Iodine Global Network (IGN)

Caribbean "CRUISE" to estimate iodine status in children from 9 countries

May, 2018
The Iodine Global Network, with support from the Pan American Health Organization (PAHO) and UNICEF, is conducting the first ever survey of iodine nutrition in nine Caribbean countries.

Dubbed the 'Caribbean Island Urinary Iodine and Salt Survey' (CRUISE for short), the study will provide new information about iodine intakes in the region and help the countries determine the risk of iodine deficiency in their populations.

Leading the CRUISE is Prof. Michael Zimmermann (Iodine Global Network, and Swiss Federal Institute of Technology). Over the past few months he has travelled across the region, collecting spot urine samples to estimate iodine intakes in school-age children in Jamaica, Antigua, St. Kitts & Nevis, St. Lucia, Grenada, St. Vincent & The Grenadines, Trinidad & Tobago, Belize, and Barbados.

Speaking on TV Channel 5 in Belize recently, Prof. Zimmermann explained that mild iodine deficiency may not always lead to thyroid enlargement (goiter), but it can still affect brain development and decrease child I.Q. CRUISE will provide iodine nutrition data which will help governments plan corrective action.
Over the past decades, many countries in Latin America have reported iodine deficiency and adopted prevention programs to provide the missing micronutrient through iodized salt. The Caribbean sub-region has lagged behind with collecting the data on iodine intake because it is often taken for granted that island populations are iodine sufficient because of their fish-based diets.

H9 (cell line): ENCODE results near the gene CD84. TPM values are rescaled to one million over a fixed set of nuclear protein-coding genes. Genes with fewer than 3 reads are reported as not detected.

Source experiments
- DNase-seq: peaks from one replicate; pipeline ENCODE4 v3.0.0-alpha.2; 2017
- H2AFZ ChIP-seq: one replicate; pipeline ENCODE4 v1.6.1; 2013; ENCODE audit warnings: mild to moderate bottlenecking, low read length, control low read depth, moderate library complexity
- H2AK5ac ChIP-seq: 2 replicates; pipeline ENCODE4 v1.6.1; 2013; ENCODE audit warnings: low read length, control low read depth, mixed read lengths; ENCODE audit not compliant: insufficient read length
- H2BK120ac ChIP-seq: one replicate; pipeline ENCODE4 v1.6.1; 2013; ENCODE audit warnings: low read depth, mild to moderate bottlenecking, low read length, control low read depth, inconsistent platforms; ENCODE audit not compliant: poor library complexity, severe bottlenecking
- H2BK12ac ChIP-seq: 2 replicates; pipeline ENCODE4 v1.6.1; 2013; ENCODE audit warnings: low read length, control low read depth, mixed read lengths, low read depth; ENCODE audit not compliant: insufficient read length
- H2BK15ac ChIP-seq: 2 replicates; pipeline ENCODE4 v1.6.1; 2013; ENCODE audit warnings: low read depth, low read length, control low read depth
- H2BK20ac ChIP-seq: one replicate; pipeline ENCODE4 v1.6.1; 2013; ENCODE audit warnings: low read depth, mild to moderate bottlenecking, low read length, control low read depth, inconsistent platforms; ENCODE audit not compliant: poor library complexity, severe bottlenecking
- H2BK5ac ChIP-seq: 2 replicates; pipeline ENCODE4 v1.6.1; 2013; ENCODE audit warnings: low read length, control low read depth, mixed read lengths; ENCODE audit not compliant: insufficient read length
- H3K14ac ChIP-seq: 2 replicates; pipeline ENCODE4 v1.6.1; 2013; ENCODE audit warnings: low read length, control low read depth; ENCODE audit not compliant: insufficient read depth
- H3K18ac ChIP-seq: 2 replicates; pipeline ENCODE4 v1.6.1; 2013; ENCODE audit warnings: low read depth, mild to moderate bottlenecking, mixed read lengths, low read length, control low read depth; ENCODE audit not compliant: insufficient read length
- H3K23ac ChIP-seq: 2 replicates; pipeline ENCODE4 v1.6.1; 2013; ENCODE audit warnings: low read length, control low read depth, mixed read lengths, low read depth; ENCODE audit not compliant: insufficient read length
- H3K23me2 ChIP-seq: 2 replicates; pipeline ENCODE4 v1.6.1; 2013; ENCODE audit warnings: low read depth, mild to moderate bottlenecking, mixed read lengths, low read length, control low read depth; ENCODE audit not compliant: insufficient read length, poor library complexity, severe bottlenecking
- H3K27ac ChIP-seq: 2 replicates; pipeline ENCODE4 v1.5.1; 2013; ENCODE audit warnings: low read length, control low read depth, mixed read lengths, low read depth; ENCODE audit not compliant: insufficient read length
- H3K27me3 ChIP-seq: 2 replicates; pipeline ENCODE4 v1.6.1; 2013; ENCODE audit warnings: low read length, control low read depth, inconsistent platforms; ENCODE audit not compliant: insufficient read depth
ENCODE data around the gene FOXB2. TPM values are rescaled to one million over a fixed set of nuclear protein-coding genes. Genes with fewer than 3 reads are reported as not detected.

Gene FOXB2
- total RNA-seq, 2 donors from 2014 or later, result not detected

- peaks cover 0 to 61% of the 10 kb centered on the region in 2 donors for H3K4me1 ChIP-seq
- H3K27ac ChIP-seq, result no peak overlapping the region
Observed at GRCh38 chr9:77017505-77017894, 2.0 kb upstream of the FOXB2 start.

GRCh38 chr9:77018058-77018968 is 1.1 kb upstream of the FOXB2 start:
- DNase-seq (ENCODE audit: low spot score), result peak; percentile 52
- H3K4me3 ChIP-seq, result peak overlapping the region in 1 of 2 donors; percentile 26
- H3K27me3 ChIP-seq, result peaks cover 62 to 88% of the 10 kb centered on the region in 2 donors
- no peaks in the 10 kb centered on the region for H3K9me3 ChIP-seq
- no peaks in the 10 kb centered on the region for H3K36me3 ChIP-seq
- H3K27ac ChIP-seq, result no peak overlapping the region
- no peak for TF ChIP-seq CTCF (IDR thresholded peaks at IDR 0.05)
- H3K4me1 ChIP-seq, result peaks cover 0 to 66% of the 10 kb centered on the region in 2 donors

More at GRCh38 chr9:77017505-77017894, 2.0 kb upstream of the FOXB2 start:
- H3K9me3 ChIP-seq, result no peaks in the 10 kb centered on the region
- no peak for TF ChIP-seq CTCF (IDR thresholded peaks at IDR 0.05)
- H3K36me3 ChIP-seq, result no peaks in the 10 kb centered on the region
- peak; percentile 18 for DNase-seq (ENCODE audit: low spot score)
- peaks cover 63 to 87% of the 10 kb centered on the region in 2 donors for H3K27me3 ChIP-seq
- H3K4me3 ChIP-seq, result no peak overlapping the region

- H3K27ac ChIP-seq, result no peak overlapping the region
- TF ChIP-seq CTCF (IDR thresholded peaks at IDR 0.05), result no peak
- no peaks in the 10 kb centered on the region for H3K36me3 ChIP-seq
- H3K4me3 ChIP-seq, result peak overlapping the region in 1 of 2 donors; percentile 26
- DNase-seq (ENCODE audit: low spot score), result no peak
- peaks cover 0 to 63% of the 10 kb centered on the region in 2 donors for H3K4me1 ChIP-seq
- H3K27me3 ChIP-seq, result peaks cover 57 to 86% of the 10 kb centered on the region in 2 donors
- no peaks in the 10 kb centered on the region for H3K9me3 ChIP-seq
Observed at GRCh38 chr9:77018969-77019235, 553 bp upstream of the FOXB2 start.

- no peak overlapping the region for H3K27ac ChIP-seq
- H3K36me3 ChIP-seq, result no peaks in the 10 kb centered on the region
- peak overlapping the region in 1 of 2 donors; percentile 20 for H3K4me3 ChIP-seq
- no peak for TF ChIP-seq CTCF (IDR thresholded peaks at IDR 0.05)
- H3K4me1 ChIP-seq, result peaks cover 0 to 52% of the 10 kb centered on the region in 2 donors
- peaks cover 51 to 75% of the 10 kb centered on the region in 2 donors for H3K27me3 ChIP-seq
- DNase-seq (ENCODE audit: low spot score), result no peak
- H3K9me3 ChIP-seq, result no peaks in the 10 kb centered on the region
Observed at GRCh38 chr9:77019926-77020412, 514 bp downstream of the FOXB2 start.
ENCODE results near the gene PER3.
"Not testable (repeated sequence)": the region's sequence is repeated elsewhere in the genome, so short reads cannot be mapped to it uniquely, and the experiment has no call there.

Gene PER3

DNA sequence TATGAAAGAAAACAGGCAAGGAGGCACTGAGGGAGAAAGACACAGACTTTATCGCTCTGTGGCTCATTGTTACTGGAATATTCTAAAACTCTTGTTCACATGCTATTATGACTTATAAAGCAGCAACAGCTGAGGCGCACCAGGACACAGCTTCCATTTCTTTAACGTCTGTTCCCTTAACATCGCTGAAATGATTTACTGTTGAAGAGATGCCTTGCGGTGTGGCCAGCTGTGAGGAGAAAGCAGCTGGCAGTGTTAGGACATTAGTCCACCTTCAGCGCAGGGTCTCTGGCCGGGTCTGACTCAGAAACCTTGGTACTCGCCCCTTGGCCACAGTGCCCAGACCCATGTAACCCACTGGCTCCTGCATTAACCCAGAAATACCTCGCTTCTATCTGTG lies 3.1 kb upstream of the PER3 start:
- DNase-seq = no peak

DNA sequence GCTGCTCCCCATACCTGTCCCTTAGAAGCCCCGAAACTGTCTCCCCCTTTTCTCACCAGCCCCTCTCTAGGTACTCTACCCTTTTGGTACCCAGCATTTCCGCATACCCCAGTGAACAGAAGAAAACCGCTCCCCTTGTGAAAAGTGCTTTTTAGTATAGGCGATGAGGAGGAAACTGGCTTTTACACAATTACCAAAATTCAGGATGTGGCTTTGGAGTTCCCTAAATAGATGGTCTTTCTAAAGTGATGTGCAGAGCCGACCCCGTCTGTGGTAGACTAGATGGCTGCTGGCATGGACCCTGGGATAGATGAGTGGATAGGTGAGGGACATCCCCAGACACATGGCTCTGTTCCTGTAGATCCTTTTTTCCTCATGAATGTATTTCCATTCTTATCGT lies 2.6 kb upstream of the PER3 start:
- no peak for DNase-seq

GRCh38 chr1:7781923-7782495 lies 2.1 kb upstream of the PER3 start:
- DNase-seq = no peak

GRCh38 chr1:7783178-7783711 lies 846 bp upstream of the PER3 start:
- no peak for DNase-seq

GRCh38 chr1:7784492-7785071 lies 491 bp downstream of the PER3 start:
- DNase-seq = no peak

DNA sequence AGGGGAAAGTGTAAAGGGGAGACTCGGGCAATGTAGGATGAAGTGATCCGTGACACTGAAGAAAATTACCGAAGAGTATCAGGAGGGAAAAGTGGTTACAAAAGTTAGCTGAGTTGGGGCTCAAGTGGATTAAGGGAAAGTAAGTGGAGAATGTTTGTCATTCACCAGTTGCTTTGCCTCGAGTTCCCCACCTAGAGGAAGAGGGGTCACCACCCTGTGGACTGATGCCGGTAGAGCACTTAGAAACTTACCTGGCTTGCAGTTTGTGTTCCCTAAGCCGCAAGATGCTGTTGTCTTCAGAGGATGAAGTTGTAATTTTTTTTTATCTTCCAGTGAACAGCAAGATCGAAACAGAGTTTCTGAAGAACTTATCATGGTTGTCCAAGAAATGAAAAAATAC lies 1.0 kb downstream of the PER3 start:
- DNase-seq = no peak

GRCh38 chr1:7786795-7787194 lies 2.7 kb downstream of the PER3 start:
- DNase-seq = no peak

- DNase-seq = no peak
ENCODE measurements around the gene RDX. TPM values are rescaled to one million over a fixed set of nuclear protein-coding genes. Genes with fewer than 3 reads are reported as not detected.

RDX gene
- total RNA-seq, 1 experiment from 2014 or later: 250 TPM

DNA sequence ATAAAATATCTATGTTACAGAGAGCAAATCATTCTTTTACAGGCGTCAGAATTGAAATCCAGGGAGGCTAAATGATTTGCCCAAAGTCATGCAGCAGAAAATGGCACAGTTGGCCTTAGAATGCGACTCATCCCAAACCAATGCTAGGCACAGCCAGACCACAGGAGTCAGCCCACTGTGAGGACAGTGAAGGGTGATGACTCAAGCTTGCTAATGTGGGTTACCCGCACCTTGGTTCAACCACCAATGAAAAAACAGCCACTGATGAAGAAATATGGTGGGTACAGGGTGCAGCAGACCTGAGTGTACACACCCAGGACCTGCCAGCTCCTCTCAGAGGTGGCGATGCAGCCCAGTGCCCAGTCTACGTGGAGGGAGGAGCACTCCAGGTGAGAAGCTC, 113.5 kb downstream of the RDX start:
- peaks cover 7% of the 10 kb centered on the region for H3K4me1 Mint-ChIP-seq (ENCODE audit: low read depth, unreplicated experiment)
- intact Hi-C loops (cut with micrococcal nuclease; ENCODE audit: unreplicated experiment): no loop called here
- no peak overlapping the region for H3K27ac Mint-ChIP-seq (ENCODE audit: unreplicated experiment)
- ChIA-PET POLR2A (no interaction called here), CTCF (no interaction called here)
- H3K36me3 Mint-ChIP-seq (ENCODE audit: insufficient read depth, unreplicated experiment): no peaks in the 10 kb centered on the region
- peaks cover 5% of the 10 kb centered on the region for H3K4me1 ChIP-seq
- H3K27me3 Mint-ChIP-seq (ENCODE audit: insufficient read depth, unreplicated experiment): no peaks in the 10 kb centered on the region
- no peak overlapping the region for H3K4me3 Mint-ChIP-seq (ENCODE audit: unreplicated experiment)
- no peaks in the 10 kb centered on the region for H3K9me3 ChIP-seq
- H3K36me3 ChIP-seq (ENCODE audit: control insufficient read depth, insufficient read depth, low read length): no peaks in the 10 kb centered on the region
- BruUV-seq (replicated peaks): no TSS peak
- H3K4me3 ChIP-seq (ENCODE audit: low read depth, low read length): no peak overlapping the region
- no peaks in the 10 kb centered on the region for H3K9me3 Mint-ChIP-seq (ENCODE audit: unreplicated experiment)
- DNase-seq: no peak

Iodine is a mineral important for the correct function of the thyroid gland. An underperforming thyroid can affect the functioning of the whole body. Particularly in young children, iodine deficiency can limit their ability to develop, learn, and ultimately thrive in their community.

A classic sign of severe iodine deficiency in both children and adults is goiter – a swelling in the neck which indicates that the thyroid gland has become enlarged. Speaking on TV Channel 5 in Belize last week, Prof. Zimmermann stressed that, although milder iodine deficiency may not always lead to thyroid enlargement, it can still affect brain development and I.Q.

“In pregnancy and early infancy, thyroid hormones are critical for normal maturation and development of the brain. In school-children, whose brains are formed, mild iodine deficiency could still affect how well the brain processes information, concentration, and memory,” he warned.
Approximately 550 schoolchildren between the ages 6 and 12 years took part in the national survey in Belize.
In addition to measuring iodine concentration in urine to reflect recent iodine intake in the population, the study will measure the sodium content in urine, iodine content in household salt, and information about other sources of salt and iodine in the diet.

The ongoing study is serving to raise the awareness in all participating countries of the need and importance of having adequate iodine in the diet, and encouraging people to include iodized salt and more fish and seafood in their diets. The full survey results will be available later this year.